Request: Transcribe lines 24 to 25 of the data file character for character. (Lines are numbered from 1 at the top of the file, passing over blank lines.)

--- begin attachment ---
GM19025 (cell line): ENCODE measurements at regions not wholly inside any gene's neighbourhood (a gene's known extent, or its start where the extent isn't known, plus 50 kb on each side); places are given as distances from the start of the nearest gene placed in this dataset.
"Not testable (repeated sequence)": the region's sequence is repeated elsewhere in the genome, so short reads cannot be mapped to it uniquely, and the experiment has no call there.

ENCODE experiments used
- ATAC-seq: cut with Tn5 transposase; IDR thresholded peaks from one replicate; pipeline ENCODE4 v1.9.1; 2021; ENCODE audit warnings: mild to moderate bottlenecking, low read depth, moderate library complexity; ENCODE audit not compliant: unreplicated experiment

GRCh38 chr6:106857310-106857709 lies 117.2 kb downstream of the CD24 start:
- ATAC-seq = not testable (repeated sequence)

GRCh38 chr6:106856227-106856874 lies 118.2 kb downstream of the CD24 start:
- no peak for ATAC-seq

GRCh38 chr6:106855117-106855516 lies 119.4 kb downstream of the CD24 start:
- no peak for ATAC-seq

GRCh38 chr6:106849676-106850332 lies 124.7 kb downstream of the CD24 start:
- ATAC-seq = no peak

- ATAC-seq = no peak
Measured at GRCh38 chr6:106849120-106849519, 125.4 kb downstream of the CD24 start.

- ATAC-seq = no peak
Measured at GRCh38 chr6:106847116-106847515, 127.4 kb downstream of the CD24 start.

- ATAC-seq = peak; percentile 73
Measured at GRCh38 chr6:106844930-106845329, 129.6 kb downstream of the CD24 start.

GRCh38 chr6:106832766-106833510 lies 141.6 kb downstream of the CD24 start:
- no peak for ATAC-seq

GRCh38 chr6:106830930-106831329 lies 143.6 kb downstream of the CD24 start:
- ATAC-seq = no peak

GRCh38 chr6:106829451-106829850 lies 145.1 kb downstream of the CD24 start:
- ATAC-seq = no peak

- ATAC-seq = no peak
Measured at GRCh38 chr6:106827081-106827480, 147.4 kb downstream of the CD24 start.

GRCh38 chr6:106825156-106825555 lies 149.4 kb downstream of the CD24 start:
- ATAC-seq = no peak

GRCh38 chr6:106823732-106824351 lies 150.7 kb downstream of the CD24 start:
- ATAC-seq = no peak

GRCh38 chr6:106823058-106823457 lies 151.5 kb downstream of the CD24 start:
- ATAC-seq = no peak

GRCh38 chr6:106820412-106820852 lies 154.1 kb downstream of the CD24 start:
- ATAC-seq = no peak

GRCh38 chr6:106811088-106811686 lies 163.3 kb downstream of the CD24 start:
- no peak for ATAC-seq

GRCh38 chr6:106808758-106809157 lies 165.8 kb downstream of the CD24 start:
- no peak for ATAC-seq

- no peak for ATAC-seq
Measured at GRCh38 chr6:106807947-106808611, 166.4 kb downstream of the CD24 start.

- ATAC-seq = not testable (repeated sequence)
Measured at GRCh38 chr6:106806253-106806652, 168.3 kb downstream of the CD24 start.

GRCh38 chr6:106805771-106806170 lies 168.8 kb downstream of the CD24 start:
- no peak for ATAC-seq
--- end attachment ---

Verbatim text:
- ATAC-seq = no peak

- ATAC-seq = no peak